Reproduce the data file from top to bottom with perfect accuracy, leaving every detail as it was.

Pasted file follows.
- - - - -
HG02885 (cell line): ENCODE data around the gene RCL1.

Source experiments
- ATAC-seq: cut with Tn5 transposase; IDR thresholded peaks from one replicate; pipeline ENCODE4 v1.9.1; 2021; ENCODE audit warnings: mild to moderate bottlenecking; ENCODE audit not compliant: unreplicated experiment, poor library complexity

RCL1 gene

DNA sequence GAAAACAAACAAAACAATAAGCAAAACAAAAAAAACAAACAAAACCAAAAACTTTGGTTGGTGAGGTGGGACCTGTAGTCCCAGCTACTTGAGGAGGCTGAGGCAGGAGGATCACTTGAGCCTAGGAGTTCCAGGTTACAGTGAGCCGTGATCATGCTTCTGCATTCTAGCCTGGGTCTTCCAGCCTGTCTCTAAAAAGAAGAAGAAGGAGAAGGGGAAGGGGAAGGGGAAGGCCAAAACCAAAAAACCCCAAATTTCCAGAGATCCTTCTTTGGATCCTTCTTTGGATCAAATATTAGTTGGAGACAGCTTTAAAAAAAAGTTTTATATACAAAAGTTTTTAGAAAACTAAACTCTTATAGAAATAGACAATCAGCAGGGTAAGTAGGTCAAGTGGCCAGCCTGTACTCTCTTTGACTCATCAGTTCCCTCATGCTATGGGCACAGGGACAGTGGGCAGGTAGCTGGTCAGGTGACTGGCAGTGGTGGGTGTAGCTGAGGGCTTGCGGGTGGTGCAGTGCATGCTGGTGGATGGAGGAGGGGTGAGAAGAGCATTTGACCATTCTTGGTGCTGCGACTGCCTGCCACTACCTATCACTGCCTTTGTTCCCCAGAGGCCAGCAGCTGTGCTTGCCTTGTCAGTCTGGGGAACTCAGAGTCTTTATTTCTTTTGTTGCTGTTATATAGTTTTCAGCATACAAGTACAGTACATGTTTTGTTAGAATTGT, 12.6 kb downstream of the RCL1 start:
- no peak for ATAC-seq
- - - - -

HG02885 (cell line): ENCODE data around the gene RCL1.

Source experiments
- ATAC-seq: cut with Tn5 transposase; IDR thresholded peaks from one replicate; pipeline ENCODE4 v1.9.1; 2021; ENCODE audit warnings: mild to moderate bottlenecking; ENCODE audit not compliant: unreplicated experiment, poor library complexity

RCL1 gene

DNA sequence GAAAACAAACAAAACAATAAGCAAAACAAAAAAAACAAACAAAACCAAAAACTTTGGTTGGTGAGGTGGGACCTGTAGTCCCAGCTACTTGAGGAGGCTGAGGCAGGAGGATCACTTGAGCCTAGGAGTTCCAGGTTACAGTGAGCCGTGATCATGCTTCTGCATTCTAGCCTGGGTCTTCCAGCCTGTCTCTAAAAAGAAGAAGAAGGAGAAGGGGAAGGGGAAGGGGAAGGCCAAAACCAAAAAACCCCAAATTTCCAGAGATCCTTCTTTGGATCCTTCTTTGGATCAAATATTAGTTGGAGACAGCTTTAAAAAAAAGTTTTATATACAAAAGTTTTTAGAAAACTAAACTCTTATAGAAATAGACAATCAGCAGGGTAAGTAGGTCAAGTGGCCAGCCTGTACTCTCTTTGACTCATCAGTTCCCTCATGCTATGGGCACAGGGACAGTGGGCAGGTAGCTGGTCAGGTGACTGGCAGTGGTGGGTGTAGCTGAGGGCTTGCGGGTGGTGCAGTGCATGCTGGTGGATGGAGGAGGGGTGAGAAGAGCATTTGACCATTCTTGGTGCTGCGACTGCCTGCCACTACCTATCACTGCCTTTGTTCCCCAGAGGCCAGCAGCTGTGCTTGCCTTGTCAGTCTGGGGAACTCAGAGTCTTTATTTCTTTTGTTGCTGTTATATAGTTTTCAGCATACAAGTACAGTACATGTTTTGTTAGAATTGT, 12.6 kb downstream of the RCL1 start:
- no peak for ATAC-seq